by Craig Cant
2 March, 2017 - 4 minute read

Data Technologies at Winton

Data is front and centre across Winton’s businesses. We stream data at different frequencies into column stores; store huge quantities of raw, uncleaned historical data in document databases; and staff at our San Francisco office are exploring new data technologies and searching for novel data sources. But before all of this, we relied solely on Microsoft SQL Server for our data technology needs.

In 2017, Winton will celebrate its 20th anniversary and our SQL databases are not too far behind in terms of age. The business continued to develop and innovate, but our workhorse SQL databases didn’t age quite so well. Technical debt from years of frenzied start-up-like development left us with a highly interconnected SQL estate that was increasingly difficult to manage. Consequently, our development costs and deployment risks grew.

Connectedness

Our move to using Visual Studio and SSDT for SQL development was part of a larger re-think of how we designed and managed our SQL estate.

Moving to Visual Studio

The move to manage SQL code in SSDT was not taken lightly. The previous process of managing and developing shared databases through SQL Management Studio allowed changes to be deployed quickly. Enabling developers to work in their own isolated development environment, using Visual Studio and a local SQL instance, brought down the overheads of builds, tests and formal release processes.

The benefits of Visual Studio and a more traditional development process are clear:

The basic build and release cycle should be familiar to all developers:

Dev Cycle

Specific toolsets we use as part of our SQL development are:

SQL Server Data Tools (SSDT)

Enables building, testing and deployment of SQL code inside Visual Studio alongside other languages. Builds will report errors at build time, including missing objects and incorrect parameters. Unit tests can ensure that changes do not break existing code, thus reducing deployment risk as well as development time and cost.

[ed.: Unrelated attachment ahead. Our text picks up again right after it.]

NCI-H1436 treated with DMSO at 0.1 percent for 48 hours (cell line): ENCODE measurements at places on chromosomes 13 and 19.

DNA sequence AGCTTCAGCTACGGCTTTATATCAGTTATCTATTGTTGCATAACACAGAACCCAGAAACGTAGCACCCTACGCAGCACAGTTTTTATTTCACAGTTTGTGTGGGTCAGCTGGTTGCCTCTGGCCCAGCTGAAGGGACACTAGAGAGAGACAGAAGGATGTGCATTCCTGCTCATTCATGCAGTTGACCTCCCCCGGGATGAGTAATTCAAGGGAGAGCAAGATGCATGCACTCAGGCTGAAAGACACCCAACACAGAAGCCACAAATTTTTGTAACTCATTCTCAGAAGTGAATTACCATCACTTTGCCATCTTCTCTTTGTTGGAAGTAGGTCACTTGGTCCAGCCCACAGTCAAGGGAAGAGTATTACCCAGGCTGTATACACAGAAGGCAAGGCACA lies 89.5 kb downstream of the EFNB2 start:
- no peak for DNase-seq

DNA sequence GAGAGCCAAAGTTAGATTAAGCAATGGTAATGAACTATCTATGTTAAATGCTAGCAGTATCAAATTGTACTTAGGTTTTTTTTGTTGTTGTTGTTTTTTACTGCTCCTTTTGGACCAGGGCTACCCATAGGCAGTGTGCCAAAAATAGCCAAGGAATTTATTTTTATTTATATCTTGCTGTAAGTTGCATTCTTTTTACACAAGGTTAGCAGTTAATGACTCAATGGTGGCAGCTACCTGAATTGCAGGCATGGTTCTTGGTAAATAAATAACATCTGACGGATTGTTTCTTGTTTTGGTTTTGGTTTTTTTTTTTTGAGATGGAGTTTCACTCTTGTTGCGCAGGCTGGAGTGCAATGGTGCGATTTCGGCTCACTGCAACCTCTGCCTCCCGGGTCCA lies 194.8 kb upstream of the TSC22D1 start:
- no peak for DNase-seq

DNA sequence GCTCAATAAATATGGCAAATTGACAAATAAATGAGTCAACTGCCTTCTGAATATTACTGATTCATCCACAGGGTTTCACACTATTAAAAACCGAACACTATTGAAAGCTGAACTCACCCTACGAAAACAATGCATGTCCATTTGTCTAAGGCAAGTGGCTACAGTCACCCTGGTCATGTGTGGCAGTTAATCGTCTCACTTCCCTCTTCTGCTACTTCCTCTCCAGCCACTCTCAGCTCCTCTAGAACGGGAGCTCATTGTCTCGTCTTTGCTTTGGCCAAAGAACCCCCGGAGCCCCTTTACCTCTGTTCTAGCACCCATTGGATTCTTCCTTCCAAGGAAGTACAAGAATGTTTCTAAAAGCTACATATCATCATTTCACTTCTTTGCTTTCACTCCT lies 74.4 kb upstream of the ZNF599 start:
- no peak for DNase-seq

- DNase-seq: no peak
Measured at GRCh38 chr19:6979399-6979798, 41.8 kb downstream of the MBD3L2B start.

SSDT makes use of the standard MS build project structure too, so we were able to unify and standardise property sheets for building, testing and deploying database projects keeping duplication to a minimum.

Git Jenkins SQL Compare
Git Jenkins SQL Compare
Our SQL codebase is kept in Git, whilst Bitbucket server hosts our internal repositories and code reviews. We have a continuous integration and, increasingly, deployment processes for all of our SQL code running inside Jenkins. Red Gate SQL Compare allows us to produce upgrade scripts by comparing current build output with
production. Our upgrade scripts are parametrised such that they can be applied to dev, UAT and production environments without further modification.

Challenges

When importing our databases into SSDT, we faced a number of challenges, including the following:

The size of our SQL estate (over 30,000 objects) was of itself a challenge when trying to represent this in SSDT. Therefore, to reduce development timescales we:

To ensure build and test process correctly validated SQL code, it was essential that our build servers deployed databases onto a clean SQL instance so we:

Summary

Has the journey to Visual Studio been worth it? On balance, yes. It hasn’t been without hiccups or difficulties but we are left with a process that moves our changes rapidly from development to production servers. At the same time, we are now confident that we can revert to previous versions of code and identify differences quickly and easily should problems arise.

Further Resources

https://www.microsoft.com/en-gb/sql-server/sql-server-2016
http://sqlbits.com/
https://www.simple-talk.com/sql/
http://www.sqlservercentral.com